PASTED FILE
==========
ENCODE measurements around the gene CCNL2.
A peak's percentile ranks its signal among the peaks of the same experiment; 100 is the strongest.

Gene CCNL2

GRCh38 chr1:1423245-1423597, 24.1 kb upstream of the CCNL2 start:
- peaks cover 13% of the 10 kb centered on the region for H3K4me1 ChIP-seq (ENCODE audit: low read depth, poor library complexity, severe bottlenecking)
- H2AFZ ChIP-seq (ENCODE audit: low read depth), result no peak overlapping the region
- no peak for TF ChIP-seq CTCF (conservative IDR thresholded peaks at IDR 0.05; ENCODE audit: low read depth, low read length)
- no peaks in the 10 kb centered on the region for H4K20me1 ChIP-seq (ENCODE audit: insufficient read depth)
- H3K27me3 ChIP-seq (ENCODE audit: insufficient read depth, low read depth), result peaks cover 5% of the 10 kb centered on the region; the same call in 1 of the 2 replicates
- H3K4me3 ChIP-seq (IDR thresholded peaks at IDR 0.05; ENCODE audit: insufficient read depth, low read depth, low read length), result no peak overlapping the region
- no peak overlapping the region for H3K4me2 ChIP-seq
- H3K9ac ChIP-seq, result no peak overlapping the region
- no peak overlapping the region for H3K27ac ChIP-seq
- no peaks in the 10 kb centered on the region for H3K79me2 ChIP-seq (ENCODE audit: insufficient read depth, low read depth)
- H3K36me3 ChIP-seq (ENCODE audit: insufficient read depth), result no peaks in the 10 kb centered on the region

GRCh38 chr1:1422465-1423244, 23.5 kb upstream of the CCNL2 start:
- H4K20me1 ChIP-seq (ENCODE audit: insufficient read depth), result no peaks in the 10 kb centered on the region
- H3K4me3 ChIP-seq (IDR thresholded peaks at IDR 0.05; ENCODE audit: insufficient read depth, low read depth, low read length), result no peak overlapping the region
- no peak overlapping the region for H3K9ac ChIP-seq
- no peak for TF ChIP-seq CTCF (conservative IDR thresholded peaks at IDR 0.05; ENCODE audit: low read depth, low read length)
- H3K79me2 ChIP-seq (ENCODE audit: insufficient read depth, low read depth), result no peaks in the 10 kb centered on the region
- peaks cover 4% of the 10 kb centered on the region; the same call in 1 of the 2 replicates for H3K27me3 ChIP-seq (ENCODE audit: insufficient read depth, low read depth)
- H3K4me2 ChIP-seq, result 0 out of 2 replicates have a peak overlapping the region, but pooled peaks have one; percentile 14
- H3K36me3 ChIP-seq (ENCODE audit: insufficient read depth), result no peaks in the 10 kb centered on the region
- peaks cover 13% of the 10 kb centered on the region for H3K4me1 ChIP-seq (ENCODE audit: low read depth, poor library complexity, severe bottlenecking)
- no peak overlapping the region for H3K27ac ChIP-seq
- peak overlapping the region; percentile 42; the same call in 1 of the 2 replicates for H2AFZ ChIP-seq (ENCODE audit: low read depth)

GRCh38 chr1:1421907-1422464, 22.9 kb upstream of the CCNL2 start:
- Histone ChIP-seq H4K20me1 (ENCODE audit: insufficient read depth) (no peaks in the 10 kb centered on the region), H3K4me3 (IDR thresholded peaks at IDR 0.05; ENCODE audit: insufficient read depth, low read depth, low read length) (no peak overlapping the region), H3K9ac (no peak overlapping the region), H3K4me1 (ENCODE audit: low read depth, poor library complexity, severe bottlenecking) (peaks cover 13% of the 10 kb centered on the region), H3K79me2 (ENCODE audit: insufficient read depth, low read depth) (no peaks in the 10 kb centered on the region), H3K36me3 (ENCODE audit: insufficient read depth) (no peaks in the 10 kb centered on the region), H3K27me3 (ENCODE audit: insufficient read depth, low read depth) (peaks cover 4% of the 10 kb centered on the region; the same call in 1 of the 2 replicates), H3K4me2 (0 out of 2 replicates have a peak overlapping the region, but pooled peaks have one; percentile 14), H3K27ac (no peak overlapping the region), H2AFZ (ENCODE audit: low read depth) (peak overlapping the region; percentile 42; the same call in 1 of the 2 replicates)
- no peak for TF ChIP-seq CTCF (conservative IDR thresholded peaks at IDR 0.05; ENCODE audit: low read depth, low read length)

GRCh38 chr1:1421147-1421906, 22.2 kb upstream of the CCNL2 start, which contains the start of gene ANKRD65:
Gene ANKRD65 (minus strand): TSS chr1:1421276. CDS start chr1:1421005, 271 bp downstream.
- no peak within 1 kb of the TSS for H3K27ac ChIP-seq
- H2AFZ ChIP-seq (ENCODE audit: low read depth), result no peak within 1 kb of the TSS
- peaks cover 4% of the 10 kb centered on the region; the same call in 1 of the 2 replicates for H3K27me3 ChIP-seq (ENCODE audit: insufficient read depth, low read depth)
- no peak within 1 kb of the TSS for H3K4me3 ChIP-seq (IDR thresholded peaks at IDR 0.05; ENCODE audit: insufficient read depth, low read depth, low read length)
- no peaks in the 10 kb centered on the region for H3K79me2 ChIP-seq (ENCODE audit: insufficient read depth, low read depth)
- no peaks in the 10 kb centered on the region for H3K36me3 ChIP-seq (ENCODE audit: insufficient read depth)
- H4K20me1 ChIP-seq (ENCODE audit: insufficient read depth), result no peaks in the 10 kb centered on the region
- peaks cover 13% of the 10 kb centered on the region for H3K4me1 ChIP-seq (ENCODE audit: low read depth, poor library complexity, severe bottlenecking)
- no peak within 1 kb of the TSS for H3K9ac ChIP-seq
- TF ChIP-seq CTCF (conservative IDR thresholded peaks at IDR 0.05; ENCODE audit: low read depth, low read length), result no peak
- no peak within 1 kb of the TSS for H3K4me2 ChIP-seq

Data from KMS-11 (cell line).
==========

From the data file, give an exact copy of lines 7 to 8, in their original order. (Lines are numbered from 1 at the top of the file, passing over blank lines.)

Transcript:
- no peak for TF ChIP-seq CTCF (conservative IDR thresholded peaks at IDR 0.05; ENCODE audit: low read depth, low read length)
- no peaks in the 10 kb centered on the region for H4K20me1 ChIP-seq (ENCODE audit: insufficient read depth)